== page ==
All 491 seats to the French National Assembly
246 seats were needed for a majority
|Turnout||80.9% ( 12.2 pp) (1st round)|
68.7% ( 12.2 pp) (2nd round)
* Including Independent Republicans.
In December 1965, Charles de Gaulle was re-elected President of France in the first Presidential election by universal suffrage. However, contrary to predictions, there had been a second ballot. This election marked a process of rebuilding by the opposition.
François Mitterrand's unexpected result, as De Gaulle's challenger in the second round of the presidential election, allowed him to establish himself as the leader of the non-Communist Left. He led the Federation of the Democratic and Socialist Left (FGDS), composed of the French Section of the Workers' International (SFIO, socialist party), the Radical Party and several left-wing republican clubs, which concluded an electoral agreement with the French Communist Party (PCF).
The centrist and right-wing opposition to de Gaulle gathered in the Democratic Centre led by Jean Lecanuet, the "third man" of 1965 presidential election. However some centrists refused to integrate into this group and joined the Gaullist Party, which became the Union of Democrats for the Fifth Republic (UD5)
Prime Minister Georges Pompidou led the campaign of the incumbent majority, but this was divided. In January 1966, a cabinet reshuffle took place. The Independent Republicans (RI) leader and Economy minister Valéry Giscard d'Estaing was dismissed from the cabinet. His group stayed in the Presidential Majority but with a more critical position. He summed up this attitude by a "yes, but..." to Gaullist policies.
The result of the first round was perceived as a punishment against the Presidential Majority, which obtained a surprisingly low result. The outcome of the second round depended on the centrist voters. The Gaullists warned voters against a return to the Fourth Republic, political instability and "Communist danger". The alliance between centrists and the candidates of the Presidential Majority in some constituencies explained the victory of the Right in the second round.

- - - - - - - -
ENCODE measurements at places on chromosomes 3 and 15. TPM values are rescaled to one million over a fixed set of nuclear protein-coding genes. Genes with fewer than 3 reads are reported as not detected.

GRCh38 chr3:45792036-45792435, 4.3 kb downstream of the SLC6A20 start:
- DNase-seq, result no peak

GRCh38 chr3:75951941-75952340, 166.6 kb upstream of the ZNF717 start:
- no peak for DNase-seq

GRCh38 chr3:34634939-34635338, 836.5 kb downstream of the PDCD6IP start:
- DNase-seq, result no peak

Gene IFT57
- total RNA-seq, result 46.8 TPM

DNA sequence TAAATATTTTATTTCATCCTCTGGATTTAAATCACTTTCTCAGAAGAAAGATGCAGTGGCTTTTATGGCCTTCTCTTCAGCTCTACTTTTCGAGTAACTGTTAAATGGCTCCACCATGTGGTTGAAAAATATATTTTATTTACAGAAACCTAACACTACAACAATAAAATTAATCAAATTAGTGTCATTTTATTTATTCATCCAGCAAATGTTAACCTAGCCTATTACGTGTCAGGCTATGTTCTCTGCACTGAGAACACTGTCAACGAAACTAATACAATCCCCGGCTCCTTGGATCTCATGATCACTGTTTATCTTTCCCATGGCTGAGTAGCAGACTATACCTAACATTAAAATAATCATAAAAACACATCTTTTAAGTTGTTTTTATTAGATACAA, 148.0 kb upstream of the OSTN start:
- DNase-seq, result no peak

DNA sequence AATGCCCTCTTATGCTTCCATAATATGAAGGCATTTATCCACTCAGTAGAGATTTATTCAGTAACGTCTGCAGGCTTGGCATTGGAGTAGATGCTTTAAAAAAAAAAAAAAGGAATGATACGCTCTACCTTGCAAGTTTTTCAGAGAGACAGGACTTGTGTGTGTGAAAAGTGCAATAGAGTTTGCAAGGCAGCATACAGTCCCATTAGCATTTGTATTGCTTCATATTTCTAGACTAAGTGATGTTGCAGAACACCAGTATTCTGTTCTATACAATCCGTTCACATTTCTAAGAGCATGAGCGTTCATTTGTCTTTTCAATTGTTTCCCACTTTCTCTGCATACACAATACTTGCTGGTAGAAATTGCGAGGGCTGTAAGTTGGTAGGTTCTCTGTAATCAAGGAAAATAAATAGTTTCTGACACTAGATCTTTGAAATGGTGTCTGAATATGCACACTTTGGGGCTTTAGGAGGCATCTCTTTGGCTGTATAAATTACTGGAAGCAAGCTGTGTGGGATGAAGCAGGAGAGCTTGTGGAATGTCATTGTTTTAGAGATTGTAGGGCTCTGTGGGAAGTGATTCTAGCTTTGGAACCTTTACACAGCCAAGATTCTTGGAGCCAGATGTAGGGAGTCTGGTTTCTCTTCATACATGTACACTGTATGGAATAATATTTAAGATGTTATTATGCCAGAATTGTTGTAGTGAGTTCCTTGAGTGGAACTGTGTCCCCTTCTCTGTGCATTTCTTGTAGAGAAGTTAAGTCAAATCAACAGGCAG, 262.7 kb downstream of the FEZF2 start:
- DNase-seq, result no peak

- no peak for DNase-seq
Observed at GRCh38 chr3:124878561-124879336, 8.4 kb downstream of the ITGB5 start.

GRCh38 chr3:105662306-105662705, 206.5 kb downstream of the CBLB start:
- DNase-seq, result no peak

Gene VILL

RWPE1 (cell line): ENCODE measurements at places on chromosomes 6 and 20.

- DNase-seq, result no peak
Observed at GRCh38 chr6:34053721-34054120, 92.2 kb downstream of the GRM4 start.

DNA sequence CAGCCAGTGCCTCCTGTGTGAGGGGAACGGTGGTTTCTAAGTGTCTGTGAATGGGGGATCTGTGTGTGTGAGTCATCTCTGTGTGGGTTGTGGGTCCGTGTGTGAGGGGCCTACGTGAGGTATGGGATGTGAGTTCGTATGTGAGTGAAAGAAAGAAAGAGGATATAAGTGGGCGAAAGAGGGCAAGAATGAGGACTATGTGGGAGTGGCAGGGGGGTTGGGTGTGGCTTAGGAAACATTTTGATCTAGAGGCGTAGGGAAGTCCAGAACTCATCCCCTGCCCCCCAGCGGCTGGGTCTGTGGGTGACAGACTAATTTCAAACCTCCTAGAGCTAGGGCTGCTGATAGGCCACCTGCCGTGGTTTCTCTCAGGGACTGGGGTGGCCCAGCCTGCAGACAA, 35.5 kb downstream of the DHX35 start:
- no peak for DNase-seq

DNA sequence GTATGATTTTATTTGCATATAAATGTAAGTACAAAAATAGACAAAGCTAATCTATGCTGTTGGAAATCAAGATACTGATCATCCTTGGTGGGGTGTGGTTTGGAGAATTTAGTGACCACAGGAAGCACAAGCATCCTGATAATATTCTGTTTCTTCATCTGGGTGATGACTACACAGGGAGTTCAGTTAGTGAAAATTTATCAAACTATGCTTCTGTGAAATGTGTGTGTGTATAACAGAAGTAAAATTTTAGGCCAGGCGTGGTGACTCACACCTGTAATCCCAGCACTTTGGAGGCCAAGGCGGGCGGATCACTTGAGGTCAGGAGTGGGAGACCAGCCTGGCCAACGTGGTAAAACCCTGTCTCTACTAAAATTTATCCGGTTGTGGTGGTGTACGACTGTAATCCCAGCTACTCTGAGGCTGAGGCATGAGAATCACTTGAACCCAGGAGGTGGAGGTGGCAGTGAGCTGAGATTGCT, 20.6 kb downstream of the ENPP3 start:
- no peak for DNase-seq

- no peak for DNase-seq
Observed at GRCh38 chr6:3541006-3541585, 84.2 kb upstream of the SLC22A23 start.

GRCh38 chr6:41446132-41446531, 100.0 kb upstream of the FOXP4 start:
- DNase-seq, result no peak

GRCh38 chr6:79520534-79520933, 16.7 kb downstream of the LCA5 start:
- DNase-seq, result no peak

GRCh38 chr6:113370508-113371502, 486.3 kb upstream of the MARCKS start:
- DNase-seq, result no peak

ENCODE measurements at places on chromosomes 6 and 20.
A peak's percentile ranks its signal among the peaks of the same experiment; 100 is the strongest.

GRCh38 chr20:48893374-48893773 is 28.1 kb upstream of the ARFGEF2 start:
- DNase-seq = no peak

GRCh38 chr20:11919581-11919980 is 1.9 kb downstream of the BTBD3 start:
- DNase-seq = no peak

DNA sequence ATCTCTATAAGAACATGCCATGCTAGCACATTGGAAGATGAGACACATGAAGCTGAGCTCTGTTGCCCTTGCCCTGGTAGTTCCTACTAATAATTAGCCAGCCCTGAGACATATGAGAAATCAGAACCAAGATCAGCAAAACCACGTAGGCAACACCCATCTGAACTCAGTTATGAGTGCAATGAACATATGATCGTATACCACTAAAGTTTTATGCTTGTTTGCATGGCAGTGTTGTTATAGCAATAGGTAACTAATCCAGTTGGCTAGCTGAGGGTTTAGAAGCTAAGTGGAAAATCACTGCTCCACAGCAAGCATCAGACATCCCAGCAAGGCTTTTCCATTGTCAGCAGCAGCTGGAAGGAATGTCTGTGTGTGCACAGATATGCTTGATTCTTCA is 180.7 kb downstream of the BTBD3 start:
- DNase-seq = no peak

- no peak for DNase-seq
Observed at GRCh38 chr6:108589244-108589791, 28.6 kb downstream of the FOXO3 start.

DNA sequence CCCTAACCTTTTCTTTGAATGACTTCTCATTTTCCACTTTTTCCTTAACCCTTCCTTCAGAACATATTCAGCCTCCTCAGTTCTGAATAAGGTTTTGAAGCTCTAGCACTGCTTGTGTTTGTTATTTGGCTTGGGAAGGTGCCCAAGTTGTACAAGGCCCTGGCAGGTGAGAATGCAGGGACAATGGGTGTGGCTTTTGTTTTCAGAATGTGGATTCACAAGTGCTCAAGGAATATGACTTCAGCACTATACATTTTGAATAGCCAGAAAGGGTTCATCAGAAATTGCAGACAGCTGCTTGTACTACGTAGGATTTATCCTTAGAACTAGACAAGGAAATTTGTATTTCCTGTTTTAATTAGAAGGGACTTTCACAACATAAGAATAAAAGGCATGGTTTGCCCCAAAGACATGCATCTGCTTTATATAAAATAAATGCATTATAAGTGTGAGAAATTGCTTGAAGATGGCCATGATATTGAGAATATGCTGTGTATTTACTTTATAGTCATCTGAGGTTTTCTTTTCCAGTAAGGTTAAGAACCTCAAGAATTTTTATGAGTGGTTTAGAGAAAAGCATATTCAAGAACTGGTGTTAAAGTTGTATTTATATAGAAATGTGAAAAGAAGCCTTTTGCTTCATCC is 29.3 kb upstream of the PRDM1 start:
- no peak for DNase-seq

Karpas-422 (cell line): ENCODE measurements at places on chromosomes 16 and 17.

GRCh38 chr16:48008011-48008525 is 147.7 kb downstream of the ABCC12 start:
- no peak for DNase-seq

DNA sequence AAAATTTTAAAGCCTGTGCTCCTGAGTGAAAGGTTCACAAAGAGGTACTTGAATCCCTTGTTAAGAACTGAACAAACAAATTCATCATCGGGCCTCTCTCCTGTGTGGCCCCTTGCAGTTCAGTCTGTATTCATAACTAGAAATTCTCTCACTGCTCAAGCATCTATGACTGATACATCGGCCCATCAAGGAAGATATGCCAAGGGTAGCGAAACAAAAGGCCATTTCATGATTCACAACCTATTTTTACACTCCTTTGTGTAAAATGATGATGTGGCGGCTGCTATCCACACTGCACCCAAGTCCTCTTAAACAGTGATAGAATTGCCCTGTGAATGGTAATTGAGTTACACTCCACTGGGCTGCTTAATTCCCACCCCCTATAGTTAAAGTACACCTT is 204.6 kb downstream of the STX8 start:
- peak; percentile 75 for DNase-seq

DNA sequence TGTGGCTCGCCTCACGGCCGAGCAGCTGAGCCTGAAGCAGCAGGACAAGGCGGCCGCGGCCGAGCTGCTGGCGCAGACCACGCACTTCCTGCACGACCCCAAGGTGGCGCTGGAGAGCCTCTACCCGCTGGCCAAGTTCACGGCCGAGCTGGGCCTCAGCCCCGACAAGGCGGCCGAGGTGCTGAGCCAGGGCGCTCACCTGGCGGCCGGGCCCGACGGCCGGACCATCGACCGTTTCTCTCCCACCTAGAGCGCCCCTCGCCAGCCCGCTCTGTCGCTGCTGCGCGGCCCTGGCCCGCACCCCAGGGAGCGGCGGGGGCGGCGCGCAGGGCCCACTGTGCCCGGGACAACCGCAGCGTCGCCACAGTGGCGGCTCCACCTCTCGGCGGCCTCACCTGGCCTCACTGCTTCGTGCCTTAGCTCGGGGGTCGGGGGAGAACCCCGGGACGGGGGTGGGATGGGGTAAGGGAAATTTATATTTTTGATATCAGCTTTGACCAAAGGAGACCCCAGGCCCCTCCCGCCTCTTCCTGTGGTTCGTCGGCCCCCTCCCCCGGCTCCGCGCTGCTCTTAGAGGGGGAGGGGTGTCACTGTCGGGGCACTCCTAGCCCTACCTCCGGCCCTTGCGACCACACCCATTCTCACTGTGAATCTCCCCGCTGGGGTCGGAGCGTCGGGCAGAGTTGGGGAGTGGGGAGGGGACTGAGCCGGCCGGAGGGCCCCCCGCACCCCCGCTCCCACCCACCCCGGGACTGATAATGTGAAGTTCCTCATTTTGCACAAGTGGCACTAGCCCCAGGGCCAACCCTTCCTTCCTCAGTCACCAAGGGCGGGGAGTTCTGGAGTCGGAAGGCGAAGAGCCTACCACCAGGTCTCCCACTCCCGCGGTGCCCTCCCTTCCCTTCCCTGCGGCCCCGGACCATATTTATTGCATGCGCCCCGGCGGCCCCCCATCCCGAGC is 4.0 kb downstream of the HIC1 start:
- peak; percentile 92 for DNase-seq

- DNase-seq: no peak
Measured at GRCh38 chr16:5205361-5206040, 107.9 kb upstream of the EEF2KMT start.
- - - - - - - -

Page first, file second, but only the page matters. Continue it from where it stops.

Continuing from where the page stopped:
The Left improved in comparison with the previous legislative election and the Presidential Majority won with only a one-seat majority. The centrist deputies were not numerous enough numerous to force the Gaullists to make compromises. Georges Pompidou was confirmed as Prime Minister of a UDR-RI cabinet.
|Parties and coalitions||1st round||2nd round||Total seats|
|Union of Democrats for the Fifth Republic (Union des démocrates pour la Cinquième République) – Independent Republicans (Républicains indépendants)||UDVeR-RI||8,448,082||37.73||7,972,908||42.60||243
|Democratic Centre (Centre démocrate)||CD||2,829,995||12.64||1,328,777||7.10||41|
|Total Right ("Presidential Majority" and CD)||12,418,825||55.47||10,004,037||53.43||293|
|French Communist Party (Parti communiste français)||PCF||5,039,032||22.51||3,998,790||21.37||73|
|Federation of the Democratic and Socialist Left (Fédération de la gauche démocrate et socialiste)||FGDS||4,224,110||18.96||4,505,329||24.08||117|
|Unified Socialist Party (Parti socialiste unifié)||PSU||495,412||2.21||173,466||0.93||4|
|Republican Alliance for the Progress and Liberties (Alliance républicaine pour le progrès et les libertés)||ARPL||191,232||0.85||28,347||0.15||-|
|Abstention: 19.08% (1st round); 31.27% (2nd round)|
|Independent Republicans Group||39||3||42|
|Progress and Modern Democracy Group||38||3||41|